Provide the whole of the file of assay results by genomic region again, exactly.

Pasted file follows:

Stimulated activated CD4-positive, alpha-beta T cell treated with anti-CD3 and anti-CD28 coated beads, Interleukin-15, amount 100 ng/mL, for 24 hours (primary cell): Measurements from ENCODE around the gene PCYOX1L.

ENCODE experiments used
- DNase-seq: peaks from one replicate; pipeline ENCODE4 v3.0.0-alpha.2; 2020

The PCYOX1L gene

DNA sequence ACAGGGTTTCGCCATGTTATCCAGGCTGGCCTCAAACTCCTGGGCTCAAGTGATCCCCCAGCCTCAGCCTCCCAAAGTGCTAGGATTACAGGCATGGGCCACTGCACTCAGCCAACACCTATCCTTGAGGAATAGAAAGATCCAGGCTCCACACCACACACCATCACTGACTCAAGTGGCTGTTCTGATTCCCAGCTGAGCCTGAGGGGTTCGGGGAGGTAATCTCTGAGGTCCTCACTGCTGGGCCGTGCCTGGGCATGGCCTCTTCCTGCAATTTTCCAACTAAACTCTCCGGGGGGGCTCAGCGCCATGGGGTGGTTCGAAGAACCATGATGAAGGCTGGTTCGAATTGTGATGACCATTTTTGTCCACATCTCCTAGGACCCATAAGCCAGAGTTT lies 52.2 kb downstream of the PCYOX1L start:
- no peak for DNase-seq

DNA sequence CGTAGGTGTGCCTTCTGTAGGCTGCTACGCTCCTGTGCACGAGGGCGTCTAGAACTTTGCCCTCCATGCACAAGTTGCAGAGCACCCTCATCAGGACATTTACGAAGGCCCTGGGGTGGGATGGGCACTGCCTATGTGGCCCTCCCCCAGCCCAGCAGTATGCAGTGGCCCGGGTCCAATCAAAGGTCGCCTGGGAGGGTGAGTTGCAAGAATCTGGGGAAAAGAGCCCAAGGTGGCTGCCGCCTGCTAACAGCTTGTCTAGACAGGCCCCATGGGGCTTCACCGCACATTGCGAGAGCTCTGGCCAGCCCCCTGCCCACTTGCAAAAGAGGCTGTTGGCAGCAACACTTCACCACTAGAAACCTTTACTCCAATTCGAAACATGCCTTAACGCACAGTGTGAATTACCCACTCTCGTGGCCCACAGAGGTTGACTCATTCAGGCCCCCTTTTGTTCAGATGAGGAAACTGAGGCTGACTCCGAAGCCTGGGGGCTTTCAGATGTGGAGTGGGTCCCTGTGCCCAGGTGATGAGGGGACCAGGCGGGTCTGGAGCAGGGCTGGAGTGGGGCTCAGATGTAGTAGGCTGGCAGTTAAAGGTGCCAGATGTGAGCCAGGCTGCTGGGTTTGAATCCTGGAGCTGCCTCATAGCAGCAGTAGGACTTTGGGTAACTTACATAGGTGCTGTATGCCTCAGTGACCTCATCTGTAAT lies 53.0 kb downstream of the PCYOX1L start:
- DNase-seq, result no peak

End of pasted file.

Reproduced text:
Stimulated activated CD4-positive, alpha-beta T cell treated with anti-CD3 and anti-CD28 coated beads, Interleukin-15, amount 100 ng/mL, for 24 hours (primary cell): Measurements from ENCODE around the gene PCYOX1L.

ENCODE experiments used
- DNase-seq: peaks from one replicate; pipeline ENCODE4 v3.0.0-alpha.2; 2020

The PCYOX1L gene

DNA sequence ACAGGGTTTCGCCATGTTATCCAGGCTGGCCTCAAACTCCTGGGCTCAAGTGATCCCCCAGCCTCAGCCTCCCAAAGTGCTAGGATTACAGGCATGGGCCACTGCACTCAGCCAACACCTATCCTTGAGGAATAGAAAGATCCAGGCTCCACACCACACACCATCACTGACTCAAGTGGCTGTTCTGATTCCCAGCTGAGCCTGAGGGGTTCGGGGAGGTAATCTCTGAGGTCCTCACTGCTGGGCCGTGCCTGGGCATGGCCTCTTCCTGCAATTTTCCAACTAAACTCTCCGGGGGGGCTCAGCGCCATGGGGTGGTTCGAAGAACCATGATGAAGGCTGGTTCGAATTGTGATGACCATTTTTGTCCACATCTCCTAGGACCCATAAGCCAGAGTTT lies 52.2 kb downstream of the PCYOX1L start:
- no peak for DNase-seq

DNA sequence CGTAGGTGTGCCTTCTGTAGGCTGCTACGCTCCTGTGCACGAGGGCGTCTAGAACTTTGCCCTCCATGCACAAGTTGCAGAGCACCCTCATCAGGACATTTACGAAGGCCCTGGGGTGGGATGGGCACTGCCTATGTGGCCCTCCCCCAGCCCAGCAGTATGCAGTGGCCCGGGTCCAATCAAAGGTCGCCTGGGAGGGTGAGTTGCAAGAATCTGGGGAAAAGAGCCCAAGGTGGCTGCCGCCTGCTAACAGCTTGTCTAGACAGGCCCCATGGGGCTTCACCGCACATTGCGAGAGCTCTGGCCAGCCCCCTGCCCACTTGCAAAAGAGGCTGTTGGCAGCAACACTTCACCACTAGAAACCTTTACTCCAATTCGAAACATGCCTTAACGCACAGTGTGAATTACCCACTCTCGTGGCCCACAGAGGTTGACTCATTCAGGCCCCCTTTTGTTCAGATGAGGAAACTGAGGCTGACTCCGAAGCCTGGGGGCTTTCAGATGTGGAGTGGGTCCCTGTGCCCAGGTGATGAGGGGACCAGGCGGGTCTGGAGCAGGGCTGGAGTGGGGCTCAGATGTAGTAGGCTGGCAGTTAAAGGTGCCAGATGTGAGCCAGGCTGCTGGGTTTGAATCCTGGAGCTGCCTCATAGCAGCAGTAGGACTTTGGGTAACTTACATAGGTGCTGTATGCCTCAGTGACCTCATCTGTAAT lies 53.0 kb downstream of the PCYOX1L start:
- DNase-seq, result no peak